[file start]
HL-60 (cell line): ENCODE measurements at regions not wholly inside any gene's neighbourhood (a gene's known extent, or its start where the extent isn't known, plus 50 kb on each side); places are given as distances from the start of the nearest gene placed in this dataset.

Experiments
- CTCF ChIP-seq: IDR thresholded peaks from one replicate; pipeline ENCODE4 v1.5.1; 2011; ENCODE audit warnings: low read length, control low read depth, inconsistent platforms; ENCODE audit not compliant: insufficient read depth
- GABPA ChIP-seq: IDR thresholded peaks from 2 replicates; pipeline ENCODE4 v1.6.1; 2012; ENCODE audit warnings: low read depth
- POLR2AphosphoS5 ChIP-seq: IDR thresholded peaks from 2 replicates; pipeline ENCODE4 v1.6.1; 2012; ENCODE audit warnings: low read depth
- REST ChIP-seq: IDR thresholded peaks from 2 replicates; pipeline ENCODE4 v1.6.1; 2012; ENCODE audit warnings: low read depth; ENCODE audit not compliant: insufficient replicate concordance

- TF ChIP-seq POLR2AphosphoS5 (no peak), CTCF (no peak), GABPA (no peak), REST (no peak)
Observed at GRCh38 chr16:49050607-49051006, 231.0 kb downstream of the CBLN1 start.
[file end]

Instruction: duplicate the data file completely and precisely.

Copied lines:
HL-60 (cell line): ENCODE measurements at regions not wholly inside any gene's neighbourhood (a gene's known extent, or its start where the extent isn't known, plus 50 kb on each side); places are given as distances from the start of the nearest gene placed in this dataset.

Experiments
- CTCF ChIP-seq: IDR thresholded peaks from one replicate; pipeline ENCODE4 v1.5.1; 2011; ENCODE audit warnings: low read length, control low read depth, inconsistent platforms; ENCODE audit not compliant: insufficient read depth
- GABPA ChIP-seq: IDR thresholded peaks from 2 replicates; pipeline ENCODE4 v1.6.1; 2012; ENCODE audit warnings: low read depth
- POLR2AphosphoS5 ChIP-seq: IDR thresholded peaks from 2 replicates; pipeline ENCODE4 v1.6.1; 2012; ENCODE audit warnings: low read depth
- REST ChIP-seq: IDR thresholded peaks from 2 replicates; pipeline ENCODE4 v1.6.1; 2012; ENCODE audit warnings: low read depth; ENCODE audit not compliant: insufficient replicate concordance

- TF ChIP-seq POLR2AphosphoS5 (no peak), CTCF (no peak), GABPA (no peak), REST (no peak)
Observed at GRCh38 chr16:49050607-49051006, 231.0 kb downstream of the CBLN1 start.